Saturday, February 6, 2010

"I was solicited to write the affairs of my own time, by some . . . but they do not consider that to purchase the glory of Sallust, I would not give myself the trouble, sworn enemy as I am to obligation, assiduity, or perseverance; that there is nothing so contrary to my style as a continued narrative, I so often cut myself short in my writing for want of breath; I have neither composition nor explanation worth anything, and am ignorant, beyond a child, of the phrases and even the proper words to express the most common things; and for that reason it is, that I have undertaken to say only what I can say, and have accommodated my subject to my strength: should I take one to be my guide, peradventure I should not be able to keep pace with him; and in the freedom of my liberty, might deliver judgements, which upon better thoughts, and according to reason, would be illegitimate and punishable."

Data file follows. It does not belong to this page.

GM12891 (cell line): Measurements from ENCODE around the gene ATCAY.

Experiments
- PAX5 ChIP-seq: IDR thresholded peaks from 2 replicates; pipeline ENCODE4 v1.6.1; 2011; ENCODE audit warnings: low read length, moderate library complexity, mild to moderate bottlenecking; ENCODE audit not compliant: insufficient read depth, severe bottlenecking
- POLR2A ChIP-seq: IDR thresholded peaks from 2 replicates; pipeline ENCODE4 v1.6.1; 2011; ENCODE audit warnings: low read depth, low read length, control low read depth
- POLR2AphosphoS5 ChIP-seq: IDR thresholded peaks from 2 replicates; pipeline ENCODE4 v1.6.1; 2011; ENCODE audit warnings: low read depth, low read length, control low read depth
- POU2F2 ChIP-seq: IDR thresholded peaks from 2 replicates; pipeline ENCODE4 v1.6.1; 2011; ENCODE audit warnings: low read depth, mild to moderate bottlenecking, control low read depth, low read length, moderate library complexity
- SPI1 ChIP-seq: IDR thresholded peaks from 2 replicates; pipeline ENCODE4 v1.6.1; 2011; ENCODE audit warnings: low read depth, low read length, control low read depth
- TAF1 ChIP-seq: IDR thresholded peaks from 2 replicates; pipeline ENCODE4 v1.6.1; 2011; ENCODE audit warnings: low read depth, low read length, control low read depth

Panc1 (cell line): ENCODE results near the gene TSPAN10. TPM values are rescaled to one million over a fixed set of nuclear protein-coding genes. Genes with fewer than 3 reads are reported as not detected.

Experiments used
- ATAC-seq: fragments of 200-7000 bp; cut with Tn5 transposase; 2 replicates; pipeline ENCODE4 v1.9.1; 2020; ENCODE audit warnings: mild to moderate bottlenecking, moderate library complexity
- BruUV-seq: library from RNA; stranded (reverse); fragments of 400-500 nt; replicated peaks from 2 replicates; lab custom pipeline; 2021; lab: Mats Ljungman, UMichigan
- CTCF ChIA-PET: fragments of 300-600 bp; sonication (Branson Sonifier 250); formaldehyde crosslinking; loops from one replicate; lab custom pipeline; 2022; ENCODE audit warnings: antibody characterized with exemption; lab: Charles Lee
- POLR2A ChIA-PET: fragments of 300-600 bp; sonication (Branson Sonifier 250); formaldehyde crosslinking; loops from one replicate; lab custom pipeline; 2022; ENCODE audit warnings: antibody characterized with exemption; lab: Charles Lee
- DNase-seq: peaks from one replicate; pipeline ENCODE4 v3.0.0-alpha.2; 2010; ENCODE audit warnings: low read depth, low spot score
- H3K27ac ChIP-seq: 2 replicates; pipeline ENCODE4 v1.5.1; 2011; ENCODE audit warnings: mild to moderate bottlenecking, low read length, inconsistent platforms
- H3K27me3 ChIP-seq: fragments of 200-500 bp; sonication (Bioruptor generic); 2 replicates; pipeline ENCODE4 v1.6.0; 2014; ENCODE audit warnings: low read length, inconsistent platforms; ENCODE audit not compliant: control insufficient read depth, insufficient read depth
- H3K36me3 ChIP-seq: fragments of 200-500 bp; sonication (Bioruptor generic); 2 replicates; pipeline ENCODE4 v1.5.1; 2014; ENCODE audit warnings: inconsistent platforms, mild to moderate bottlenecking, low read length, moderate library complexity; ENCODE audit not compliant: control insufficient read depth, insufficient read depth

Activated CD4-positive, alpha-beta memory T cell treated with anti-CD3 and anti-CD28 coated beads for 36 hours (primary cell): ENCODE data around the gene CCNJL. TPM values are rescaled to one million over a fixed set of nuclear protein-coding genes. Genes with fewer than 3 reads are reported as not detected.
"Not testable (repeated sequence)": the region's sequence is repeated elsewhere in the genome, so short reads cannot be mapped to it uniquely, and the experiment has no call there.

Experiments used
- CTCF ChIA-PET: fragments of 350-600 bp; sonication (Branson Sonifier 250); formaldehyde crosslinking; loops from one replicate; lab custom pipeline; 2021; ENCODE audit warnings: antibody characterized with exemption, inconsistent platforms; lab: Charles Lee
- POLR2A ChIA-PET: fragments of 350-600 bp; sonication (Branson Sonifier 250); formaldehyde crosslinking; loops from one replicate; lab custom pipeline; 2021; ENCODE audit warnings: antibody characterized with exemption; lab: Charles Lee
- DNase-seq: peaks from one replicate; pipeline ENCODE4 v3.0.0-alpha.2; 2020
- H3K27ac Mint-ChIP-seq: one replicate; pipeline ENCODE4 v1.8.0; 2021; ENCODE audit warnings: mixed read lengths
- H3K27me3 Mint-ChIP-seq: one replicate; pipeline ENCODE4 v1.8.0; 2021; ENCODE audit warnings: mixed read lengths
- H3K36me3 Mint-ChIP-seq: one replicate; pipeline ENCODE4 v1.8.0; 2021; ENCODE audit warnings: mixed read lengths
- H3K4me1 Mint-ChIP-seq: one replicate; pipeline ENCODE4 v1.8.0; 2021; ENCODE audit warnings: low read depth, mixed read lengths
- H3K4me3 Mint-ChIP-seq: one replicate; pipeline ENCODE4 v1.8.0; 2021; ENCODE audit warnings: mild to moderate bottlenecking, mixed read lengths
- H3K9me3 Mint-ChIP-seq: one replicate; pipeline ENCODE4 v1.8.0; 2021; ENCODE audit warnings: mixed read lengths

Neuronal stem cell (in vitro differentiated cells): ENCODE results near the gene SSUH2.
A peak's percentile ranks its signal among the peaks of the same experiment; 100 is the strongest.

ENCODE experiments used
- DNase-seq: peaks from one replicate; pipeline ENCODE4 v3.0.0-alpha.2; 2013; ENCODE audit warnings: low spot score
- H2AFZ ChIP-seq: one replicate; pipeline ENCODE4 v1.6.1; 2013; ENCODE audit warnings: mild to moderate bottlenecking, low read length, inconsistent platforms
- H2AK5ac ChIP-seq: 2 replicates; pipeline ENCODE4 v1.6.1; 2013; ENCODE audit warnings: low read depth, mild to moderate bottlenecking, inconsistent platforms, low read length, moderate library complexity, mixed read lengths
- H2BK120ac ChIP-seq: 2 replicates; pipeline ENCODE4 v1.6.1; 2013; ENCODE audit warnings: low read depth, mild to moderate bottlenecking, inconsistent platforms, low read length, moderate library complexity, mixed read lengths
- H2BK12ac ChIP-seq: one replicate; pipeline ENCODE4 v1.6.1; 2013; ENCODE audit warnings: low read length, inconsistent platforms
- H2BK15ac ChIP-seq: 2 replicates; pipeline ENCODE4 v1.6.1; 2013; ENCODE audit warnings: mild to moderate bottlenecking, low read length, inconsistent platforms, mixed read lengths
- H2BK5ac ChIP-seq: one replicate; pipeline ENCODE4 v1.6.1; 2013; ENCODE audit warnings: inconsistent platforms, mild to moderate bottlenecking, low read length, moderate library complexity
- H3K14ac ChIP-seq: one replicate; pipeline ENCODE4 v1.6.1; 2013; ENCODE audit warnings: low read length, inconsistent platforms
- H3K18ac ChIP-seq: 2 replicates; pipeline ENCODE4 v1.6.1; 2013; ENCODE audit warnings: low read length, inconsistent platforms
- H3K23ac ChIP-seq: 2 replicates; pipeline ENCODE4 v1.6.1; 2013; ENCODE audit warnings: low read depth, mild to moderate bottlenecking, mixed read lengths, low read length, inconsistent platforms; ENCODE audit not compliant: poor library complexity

--Montaigne, "Of the Force of Imagination" 
(trans. Cotton)

"Sentences are shortness of breath.
. . .
Sentences protect us from the storms at their margins.
. . .
If I could tell you about this sea
I wouldn't show it.
. . .
I write through my story, I have it in for myself.
. . .
To be, to be continued (double-negative, tentative title)."
--Clark Coolidge, "Partial Nurtures" 

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